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    Toronto, Canada
  1. Agreed Codlo is much prettier than our SousVideMagic (SVM). But here are differences: 1. SVM is voltage universal (90V to 240V) with IEC C14 power socket. One controller to work in all countries. 2. Casing is heavy gauge aluminum extrusion. Sturdy and efficient heat sinking. 3. SVM is at is sixth generation iteration since 2007. 4. SVM is a 15A controller, that means it can control heaters up to 1800W (110V) and 3300W (220V). 5. LED display is very bright and can be monitored 5 meters away. etc. Codlo is definitely a well conceived product and very user friendly.
  2. I think it will be great to make ceviche(aka cebiche) or poke (Hawaii)dishes. Live clams (razor clams, littleneck, Geoduck or cherrystone) (slivers cut) or fresh tuna/salmon/sea bass (cubes cut) grapefruit wedges with peels and juice Lemon juice Sea salt and ground pepper Brown sugar (enough to cure the clams for 3o minutes. Less time for fish) --------------------------------- Japanese seaweeds (soaked) Agar Agar (soaked) -------------------------------- Onion Grapefruit wedges Yellow Chili Coriander Ginger/Garlic Light soy sauce Fish sauce Corn oil (Use stone mortar to ground above ingredients) Mix grounded ingredients, seaweeds and agar agar to cured clams and serve. Enjoy! Note: Discard excess cure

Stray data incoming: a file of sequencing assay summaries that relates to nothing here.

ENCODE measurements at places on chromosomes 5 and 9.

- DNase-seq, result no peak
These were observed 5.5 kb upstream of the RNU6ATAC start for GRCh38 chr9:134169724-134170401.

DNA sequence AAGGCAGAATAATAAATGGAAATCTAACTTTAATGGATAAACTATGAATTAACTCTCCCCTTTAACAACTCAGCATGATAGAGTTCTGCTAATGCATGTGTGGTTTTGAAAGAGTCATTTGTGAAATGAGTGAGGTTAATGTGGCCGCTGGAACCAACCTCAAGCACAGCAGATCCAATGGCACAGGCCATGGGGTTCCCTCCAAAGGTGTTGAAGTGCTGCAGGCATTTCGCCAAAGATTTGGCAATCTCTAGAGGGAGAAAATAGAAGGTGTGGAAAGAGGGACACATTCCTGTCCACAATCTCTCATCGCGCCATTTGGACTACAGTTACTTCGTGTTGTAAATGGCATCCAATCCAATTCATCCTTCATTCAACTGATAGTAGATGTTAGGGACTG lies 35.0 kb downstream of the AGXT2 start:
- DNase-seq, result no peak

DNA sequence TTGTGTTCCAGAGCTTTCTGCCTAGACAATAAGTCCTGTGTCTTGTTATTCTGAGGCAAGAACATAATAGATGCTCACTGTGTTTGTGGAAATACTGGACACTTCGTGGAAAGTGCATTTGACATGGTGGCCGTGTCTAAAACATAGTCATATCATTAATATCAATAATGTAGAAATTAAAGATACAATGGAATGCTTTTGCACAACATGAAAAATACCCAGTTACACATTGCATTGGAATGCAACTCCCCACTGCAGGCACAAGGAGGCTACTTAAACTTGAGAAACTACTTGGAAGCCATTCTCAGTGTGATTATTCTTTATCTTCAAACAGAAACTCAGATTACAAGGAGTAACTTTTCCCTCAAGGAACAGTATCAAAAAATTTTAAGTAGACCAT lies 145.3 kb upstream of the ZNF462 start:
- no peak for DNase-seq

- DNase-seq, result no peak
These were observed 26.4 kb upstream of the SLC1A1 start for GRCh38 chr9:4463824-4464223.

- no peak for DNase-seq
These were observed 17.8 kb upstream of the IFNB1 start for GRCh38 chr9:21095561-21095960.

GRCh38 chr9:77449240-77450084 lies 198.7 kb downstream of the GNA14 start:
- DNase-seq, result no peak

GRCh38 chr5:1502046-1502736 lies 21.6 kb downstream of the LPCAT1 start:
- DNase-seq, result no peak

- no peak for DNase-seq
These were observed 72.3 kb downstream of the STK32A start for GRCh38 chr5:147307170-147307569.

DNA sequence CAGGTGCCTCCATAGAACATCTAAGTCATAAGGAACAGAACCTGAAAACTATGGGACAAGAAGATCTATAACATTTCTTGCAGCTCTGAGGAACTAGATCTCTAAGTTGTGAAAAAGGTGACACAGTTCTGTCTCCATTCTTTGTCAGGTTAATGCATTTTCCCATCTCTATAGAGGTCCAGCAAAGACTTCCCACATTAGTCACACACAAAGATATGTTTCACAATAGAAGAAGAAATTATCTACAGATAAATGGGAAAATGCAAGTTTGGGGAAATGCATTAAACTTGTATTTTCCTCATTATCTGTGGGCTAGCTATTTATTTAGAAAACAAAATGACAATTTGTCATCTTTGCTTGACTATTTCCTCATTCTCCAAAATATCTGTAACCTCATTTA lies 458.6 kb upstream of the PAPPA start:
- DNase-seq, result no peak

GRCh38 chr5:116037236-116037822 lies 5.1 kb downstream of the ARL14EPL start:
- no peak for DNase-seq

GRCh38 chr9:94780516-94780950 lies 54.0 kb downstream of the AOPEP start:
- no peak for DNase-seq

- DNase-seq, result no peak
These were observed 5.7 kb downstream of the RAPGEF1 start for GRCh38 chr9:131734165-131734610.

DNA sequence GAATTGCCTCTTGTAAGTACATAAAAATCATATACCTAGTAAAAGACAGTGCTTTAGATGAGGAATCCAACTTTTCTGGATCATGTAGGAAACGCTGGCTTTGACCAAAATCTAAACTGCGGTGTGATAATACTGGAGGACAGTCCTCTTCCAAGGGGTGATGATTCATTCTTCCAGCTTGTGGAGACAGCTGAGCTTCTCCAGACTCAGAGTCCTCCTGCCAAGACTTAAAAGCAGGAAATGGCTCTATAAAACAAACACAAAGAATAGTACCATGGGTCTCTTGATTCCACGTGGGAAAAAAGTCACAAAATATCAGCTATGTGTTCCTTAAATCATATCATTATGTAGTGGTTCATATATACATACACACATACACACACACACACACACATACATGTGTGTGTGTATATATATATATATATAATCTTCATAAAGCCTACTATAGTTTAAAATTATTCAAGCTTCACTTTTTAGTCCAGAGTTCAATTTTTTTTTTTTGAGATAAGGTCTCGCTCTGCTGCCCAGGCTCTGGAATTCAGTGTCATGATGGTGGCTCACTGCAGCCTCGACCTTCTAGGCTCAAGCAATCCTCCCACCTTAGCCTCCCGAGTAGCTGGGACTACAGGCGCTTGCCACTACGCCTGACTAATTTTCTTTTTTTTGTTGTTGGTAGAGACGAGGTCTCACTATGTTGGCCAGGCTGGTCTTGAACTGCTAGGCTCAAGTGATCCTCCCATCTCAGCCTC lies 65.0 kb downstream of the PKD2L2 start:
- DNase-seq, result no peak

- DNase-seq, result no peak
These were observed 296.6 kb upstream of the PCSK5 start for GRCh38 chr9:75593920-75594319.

3. Chef Gaston Acurio of Peru, king of ceviche, is "planning a frontal assault on New York City. http://www.thestar.com/news/insight/article/922217--gaston-acurio-the-most-famous-chef-you-ve-never-heard-of
  4. WOW! Freshest Sashimi ever! More pictures please. BTW What happened to Haymarket?